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Hearing Loss Notes

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Hearing Loss Classification
- Deafness = subjective decline in hearing acuity affecting one or both ears
- Conductive hearing loss ("Obstructive") o Pathology external or middle ear amenable to surgery
- Sensory-neural hearing loss ("failure of transmission") o Pathology affecting cochlear, auditory nerve or auditory centers in the brain o Often involves loss of hair cells from the Organ of Corti, therefore is usually permanent

Aetiology

Conductive hearing loss
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External ear occlusion e.g wax, foreign body, congenital agenesis of the ear Infection (otitis media/externa) Glue ear Trauma (direct blow, acoustic trauma) Osteosclerosis - fixation of stapes on oval window (runs in families, associated with tinnitus and mild vertigo) Iatrogenic (surgery)

Sensorineural hearing loss
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Idiopathic Presbycusis o Age-related hearing loss, usually loss of high-frequency sounds initially, because hair cells responding to high-frequency sounds are most easily damaged) Viral infections (measles, mumps, meningitis) Tumours affecting the cochlear nerve Trauma - temporal bone fractures Drugs - aminoglycosides e.g gentamycin Central - brainstem CVA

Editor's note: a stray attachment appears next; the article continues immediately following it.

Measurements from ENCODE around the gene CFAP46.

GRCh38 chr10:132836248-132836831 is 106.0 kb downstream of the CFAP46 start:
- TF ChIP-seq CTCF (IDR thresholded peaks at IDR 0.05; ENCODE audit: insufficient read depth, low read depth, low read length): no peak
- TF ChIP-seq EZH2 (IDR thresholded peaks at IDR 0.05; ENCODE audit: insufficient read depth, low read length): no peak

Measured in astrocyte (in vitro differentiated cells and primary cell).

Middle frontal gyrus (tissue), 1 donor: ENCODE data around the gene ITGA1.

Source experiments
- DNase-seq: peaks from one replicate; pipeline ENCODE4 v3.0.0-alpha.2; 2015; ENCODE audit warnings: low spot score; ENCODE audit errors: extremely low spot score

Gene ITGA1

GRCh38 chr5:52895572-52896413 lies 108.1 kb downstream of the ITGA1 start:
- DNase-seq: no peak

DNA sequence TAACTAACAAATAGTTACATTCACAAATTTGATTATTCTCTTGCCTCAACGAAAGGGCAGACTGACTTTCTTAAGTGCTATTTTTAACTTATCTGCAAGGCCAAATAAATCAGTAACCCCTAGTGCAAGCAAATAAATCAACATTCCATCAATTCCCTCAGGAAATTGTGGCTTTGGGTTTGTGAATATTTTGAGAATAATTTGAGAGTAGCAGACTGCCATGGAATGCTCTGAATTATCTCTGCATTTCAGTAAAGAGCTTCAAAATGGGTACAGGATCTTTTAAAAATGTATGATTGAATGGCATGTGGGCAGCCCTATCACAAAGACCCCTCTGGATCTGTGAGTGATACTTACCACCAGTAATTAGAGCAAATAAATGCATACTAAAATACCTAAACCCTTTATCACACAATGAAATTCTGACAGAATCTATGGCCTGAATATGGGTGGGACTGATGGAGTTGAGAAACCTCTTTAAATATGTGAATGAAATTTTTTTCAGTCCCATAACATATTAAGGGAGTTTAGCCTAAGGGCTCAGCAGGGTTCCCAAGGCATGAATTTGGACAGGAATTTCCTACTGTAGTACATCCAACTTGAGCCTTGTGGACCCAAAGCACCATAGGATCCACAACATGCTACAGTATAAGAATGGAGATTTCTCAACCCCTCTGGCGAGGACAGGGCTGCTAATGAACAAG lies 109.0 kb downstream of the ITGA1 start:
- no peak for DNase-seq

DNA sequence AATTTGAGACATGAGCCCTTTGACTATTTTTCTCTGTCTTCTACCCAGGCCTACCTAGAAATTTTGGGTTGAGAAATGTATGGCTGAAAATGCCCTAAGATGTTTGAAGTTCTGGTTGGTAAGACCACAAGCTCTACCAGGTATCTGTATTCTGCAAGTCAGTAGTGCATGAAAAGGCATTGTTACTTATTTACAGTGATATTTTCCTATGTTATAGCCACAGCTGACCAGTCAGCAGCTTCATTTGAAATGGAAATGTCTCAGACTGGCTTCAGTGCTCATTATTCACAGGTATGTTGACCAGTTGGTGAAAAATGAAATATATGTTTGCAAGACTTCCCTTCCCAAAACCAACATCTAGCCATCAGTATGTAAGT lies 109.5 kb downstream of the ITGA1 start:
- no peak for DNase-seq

Investigations Tuning Fork Test
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o 512 Hz, middle C - so heard not felt) Rinnes o Place tuning fork on mastoid bone and acoustic meatus and ask which is loudest (normally air conduction > bone conduction =
positive Rinne's test) o Negative test = pathology where bone conduction > air conduction = conductive hearing pattern o In sensorineural loss both AC and BC are decreased therefore AC should still be > BC Webers o Place tuning fork in middle of forehead o Normal sound is equally loud in both ears o In unilateral conductive hearing loss the sound will lateralise to the affected side

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